by Jody E. Aldcorn, Partner, & Abby Nann, Articling Student, McCarthy Tétrault (Vancouver, Canada)
|In this second instalment of a detailed analysis from Canadian law firm McCarthy Tétrault – originally posted on March 18, 2021 – the authors examine the existing travel passes that are available, and those that are in development, as well as the associated technical and legal considerations.|
There are several digital health pass products at various stages of development. Many are the result of public-private collaboration. Technologies such as blockchain, cryptography and mobile devices support apps that can verify health information, keep it secure, and share it through a QR code.
Unlike some of the biometric systems mentioned in Part 1 such as KTDI, these have been developed specifically to address COVID19 and therefore focus on verifying health status. However, there is the potential for these products to be integrated into a digital identity in the future. Some examples of current digital health pass products include:
CommonPass: an app that aims to provide a “trusted, globally-interoperable platform for people to document their COVID19 status to satisfy country entry requirements, while protecting their health data privacy”. CommonPass has been trialed on flights between Hong Kong and Singapore, and London and New York. More recently, Australia’s Qantas Airlines used CommonPass on a flight from Frankfurt to Darwin.
IBM Digital Health Pass: an app and digital wallet that will allow individuals to maintain and share their personal health information. In addition to air travel, it is also aimed at employees, customers and visitors entering physical locations such as workplaces and stadiums. It is currently in a pilot program with the State of New York and was used in February and at the beginning of March this year to facilitate entry
into arenas for sporting events.
IATA Travel Pass: an initiative led by the International Air Transport Association (IATA) which aims to offer four main components:
- a global registry of health requirements for entry into different countries
- a global registry of testing and vaccination centers
- an app that enables authorized labs and test centers to securely share results with passengers
- a contactless travel app that passengers can use to share their health results and verify that they meet the necessary health requirements for entry to their destination.
IATA Travel Pass, like CommonPass, is currently in trial use by several airlines.
Technical and privacy considerations
Countries and product developers are taking varying approaches to digital health passes and it is unlikely that one product will be used globally.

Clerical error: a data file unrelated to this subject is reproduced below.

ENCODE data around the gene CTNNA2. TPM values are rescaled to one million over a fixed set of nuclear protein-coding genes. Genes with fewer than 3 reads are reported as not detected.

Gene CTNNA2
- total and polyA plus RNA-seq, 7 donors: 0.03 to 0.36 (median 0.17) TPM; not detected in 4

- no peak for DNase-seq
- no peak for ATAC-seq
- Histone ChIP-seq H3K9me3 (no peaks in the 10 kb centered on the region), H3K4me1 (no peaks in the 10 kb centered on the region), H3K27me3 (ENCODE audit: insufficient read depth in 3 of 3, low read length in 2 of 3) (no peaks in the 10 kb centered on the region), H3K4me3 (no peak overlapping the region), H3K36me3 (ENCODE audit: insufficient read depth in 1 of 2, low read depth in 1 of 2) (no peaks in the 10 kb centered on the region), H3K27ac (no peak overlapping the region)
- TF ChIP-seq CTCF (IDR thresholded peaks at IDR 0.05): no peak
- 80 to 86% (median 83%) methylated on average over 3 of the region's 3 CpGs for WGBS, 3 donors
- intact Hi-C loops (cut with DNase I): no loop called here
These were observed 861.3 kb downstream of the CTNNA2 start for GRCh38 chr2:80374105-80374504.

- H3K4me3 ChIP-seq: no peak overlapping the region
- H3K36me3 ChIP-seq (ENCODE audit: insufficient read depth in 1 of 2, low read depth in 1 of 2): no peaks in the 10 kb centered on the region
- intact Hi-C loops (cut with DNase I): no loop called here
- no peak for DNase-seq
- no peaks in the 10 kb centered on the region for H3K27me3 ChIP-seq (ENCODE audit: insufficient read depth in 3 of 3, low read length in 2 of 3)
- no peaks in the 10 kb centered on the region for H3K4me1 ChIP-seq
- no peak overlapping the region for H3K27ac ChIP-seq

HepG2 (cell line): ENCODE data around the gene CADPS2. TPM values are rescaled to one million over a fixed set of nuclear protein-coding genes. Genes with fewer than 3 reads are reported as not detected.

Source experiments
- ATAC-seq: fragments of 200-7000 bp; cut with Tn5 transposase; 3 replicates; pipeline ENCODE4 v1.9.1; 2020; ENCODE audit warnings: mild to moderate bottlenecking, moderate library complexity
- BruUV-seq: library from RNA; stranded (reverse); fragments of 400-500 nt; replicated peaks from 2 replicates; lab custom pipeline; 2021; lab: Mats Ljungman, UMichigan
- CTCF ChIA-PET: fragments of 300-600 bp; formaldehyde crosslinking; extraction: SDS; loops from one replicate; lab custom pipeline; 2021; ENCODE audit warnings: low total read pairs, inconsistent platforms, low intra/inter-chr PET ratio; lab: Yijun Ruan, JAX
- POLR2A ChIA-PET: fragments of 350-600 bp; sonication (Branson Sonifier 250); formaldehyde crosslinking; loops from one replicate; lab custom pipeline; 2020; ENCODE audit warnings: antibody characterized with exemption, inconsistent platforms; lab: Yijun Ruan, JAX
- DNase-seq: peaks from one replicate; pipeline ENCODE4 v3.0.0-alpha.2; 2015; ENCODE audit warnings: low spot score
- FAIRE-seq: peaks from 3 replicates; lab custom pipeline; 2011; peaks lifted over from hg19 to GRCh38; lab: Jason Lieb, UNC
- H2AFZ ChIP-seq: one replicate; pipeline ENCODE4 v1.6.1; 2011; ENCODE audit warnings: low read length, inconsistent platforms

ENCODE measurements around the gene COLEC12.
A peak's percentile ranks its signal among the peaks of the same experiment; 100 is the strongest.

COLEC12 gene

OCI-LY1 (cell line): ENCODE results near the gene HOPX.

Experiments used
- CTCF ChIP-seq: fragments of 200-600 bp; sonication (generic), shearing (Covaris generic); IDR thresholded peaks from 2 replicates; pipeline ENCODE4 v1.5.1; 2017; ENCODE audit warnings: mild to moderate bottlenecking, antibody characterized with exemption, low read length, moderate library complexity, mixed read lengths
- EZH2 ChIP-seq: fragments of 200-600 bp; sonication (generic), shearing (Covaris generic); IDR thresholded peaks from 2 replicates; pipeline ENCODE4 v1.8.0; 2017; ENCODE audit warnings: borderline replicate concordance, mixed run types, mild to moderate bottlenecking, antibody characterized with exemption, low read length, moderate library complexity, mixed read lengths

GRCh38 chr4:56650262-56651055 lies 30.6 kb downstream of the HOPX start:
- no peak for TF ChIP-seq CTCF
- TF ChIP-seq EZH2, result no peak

To facilitate seamless air travel, product developers recognize that rapidly-developing technology must be interoperable. Systems must be able to work together across geographic, organizational, and technical boundaries to exchange and process data in a secure, efficient and accurate way.
There are a number of initiatives, such as Good Health Pass, spearheaded by the technology industry to address the need for interoperability.
Digital health passes will involve the collection, use, storage and disclosure of personal information. In recent years, there has been a trend toward more stringent privacy legislation with data protection laws such as the European Union’s General Data Protection Regulation (GDPR) leading the way, and other jurisdictions, including California and Virginia, following suit.
In addition, various proposed amendments to privacy laws, including at the federal level in Canada, provincially in Quebec and in the United States, are further complicating the existing patchwork of inconsistent obligations. Consensus must be reached on the extent that personal health information (and potentially other information such as travel itinerary for contact tracing) can be used to ensure safe travel while adhering to privacy legislation which will vary between countries and regions.
Other legal, scientific and ethical considerations
Digital health passes will permit or restrict freedom based on whether a person poses a biological risk to themselves or others. This risk is mitigated once that person is vaccinated. However, there is unequal access to vaccination, and certain individuals may not be able to receive the vaccination for health, religious, or other reasons. This may increase discrimination, inequality, and restrict human rights.
Also, there remain scientific unknowns on the efficacy of the current COVID19 vaccines in preventing transmission (including COVID19 variants), and how long and how well the vaccines protect different population groups.
[Digital Health Passes: Ready for Take-off? Part 3 will be published on April 14, 2021]
[Lead image courtesy of Lufthansa Group/The Commons Project]